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Denver nonprofit is one recipient of MacKenzie Scott's nationwide donations

Philanthropist MacKenzie Scott donated $2.7 billion to nonprofits across the country; $1 million went to Youth on Record in Denver.

DENVER — Youth on Record, a Denver-based program that works to empower teenagers and young adults with a passion for music, is one of 286 non-profits that just received a sizable gift from philanthropist MacKenzie Scott.

Billionaire Scott, who was previously married to Amazon founder Jeff Bezos, announced Tuesday that she donated more than $2.7 billion to organizations across the country, though Youth on Record’s executive director has known about the gift for about a month.

Jami Duffy was relieved to be able to talk about it, finally.

“I thought I was going to have to take this to the grave, and I just, I didn’t know how I was possibly going to pull that off,” she said. “My own mother, who begged me to tell her -- and I couldn’t tell her until yesterday.”

The gifting process started with a cryptic email about a mysterious person who noticed the non-profit and wanted to donate. Duffy felt sure this was a scam.

“One thing led to another, to a phone call. I even teased the donor’s team and said, ‘Are you real? Are you the Russians?’ And they laughed and said well, before we proceed, can we talk about the confidential nature of this gift?” Duffy said.

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In the call, Duffy learned Scott and her now-husband Dan Jewett wanted to donate $1 million. She said it was one of the most exciting calls she’s ever taken.

“My hand was shaking when they told me that. And I remember just writing down ‘one million.’ Like I was going to forget the amount,” Duffy said.

Youth on Record was founded in 2008. The group wants to make music accessible to young people, helping them achieve success academically, economically and artistically. Current Colorado musicians teach and mentor the youth who are part of the nonprofit.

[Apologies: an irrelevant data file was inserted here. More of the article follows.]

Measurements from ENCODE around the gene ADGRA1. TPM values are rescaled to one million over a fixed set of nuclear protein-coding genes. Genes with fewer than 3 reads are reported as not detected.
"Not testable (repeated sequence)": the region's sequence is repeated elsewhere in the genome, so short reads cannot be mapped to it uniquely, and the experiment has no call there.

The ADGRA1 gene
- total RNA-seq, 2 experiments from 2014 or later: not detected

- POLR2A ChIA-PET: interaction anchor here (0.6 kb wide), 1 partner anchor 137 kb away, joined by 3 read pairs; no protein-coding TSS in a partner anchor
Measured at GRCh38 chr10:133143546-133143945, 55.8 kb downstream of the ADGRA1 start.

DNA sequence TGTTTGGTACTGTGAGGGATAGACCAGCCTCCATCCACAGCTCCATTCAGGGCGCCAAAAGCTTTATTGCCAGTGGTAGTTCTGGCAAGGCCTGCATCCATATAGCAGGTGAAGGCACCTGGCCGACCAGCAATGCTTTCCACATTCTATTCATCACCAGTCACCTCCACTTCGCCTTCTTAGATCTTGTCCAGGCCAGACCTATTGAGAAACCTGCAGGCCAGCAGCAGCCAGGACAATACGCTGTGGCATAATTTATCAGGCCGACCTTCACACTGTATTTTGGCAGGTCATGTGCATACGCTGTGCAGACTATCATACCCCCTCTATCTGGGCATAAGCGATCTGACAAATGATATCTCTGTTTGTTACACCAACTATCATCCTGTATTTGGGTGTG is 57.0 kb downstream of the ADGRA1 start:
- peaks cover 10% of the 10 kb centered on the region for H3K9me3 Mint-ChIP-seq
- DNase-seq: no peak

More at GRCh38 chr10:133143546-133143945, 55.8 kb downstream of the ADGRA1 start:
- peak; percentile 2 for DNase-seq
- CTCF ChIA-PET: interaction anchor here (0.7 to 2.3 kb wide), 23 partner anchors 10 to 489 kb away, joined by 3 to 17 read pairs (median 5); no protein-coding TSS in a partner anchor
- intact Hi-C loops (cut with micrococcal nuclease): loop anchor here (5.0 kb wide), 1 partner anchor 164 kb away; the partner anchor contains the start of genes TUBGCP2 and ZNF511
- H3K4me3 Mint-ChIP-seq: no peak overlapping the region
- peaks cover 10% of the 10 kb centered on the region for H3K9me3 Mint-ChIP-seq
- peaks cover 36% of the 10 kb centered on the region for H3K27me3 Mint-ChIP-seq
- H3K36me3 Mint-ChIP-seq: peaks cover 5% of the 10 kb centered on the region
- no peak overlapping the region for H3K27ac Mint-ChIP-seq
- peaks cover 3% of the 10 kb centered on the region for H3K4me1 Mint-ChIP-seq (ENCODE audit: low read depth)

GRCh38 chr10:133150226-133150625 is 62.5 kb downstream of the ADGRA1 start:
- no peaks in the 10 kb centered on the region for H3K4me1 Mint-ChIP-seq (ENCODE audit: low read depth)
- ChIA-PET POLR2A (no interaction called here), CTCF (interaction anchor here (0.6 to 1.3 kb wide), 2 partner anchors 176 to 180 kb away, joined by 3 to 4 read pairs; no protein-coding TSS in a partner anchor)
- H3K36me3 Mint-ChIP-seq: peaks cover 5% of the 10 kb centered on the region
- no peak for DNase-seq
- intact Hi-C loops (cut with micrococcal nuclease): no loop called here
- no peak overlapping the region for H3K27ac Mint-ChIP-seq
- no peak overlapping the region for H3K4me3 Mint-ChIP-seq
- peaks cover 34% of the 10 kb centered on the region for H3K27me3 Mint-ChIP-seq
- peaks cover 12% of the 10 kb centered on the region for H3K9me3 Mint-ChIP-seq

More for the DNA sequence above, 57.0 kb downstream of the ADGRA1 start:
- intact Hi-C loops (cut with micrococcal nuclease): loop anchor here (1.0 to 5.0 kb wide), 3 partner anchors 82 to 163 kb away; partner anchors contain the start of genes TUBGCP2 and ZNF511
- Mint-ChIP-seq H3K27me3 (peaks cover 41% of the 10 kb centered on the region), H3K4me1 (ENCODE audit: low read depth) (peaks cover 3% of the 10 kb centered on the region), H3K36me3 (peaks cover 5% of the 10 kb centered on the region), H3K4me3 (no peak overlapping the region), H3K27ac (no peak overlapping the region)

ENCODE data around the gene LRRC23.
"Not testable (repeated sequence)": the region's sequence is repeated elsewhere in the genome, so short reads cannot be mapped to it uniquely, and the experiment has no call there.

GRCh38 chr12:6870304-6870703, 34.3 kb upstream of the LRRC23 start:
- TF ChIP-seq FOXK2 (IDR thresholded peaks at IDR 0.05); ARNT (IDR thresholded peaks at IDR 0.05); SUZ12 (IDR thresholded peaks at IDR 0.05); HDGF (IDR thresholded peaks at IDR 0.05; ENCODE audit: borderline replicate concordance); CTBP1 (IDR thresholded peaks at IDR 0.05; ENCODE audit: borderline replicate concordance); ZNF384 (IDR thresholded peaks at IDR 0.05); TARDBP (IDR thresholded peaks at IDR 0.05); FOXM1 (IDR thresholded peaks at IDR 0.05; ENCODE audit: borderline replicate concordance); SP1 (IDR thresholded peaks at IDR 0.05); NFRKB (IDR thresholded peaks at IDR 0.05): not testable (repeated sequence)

“We don’t want musicians who either make it or are starving. That narrative is old and tired,” Duffy said. “We are working to do something different here and make a positive impact on the community at the same time.”

“Musician middle class to us means a thriving group of musicians who are able to sustain and importantly make a good quality living.”

As much as the group can help young people, Duffy said that ultimately, creative industries also help drive the economy.

The recipients of Scott’s donations, ranging from schools to racial equity projects, can largely decide for themselves how they spend the money. It's an idea referred to as trust-based philanthropy. Duffy advocates for this support because she believes people doing the work in their sector know best how to allocate funds. She said this practice can especially help non-profits run by people of color, who might have many strings attached to donations.

Scott's method of giving could be a game-changer for non-profits, Duffy said.

"It’s not that there shouldn’t be accountability in the nonprofit sector. There should be accountability in every sector, but the folks that we’re accountable to are the folks we serve," she said. "We’re accountable to our young people. We’re accountable to the artists that we provide services for, and so part of trust-based philanthropy is putting that accountability into the hands of our clients. This gift allows us to do that even more."

Youth on Record plans to use some of the money for employee benefits, such as retirement, health care and mental health stipends. Mostly, however, the gift will fund a yet-to-be-announced "big idea." The plan is to address racial and social inequalities in the music industry.

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